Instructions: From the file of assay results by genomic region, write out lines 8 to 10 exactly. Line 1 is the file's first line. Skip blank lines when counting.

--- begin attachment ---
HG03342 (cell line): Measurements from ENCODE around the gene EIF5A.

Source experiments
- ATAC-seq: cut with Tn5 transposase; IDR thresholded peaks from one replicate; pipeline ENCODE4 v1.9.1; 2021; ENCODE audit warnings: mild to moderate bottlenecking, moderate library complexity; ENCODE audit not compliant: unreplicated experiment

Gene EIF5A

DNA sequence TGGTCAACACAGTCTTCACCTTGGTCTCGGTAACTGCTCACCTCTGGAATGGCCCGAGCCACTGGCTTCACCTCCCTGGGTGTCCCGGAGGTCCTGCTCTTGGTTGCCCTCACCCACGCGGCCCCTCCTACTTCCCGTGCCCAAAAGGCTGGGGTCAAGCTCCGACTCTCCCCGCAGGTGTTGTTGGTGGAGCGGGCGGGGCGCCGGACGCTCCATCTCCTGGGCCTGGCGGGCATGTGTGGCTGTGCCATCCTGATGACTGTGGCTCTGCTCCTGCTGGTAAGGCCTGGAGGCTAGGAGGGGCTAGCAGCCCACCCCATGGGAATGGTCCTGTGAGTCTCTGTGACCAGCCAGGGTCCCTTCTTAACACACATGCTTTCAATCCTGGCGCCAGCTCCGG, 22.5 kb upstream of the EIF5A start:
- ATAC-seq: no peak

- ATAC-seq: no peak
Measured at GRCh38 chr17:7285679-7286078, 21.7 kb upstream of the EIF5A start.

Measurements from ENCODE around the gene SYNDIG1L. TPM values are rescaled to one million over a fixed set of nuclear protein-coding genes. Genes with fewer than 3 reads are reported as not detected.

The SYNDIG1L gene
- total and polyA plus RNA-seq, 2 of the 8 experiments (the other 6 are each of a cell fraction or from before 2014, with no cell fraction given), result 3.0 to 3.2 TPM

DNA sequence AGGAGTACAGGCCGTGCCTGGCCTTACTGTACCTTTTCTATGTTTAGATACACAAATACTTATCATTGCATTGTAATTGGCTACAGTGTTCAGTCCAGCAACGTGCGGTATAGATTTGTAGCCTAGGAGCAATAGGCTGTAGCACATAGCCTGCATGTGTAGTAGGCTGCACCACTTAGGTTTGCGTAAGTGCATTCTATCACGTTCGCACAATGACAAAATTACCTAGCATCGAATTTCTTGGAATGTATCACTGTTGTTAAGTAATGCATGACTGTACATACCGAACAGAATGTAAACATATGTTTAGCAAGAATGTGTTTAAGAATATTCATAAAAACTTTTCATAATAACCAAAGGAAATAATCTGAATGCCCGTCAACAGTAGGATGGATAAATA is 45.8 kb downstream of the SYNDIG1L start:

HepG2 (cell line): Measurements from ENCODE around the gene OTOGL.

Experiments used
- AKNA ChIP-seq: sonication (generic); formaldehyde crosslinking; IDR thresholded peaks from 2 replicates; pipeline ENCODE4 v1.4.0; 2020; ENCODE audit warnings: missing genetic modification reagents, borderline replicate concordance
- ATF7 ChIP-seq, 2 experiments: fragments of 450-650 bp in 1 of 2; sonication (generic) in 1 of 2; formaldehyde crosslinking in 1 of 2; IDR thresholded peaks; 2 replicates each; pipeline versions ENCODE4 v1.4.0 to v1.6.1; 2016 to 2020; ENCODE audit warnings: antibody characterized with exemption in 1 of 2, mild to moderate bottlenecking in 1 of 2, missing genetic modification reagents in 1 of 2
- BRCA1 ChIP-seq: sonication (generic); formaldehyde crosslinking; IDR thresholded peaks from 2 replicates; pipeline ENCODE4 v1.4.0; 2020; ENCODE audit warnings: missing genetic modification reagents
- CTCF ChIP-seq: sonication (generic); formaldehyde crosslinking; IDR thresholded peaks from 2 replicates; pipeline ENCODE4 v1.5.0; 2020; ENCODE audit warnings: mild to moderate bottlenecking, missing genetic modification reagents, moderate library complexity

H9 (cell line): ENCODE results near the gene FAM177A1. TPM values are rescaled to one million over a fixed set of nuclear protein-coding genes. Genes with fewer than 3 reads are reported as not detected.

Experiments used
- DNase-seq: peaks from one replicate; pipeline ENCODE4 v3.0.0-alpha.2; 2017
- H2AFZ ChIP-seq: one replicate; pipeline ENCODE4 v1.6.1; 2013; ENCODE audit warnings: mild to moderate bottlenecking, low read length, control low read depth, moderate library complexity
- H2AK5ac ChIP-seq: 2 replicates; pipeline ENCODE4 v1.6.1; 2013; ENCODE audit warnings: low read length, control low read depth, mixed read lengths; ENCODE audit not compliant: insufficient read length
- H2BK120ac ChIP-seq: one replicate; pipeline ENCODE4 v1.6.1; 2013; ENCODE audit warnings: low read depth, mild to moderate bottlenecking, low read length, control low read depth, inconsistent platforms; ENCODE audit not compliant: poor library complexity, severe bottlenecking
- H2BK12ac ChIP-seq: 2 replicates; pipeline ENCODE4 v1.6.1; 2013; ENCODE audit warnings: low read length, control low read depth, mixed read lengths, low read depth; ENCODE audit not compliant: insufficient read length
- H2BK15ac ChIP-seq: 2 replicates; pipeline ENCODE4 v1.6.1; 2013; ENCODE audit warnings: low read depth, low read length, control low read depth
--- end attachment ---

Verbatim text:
Measured at GRCh38 chr17:7285679-7286078, 21.7 kb upstream of the EIF5A start.

Measurements from ENCODE around the gene SYNDIG1L. TPM values are rescaled to one million over a fixed set of nuclear protein-coding genes. Genes with fewer than 3 reads are reported as not detected.

The SYNDIG1L gene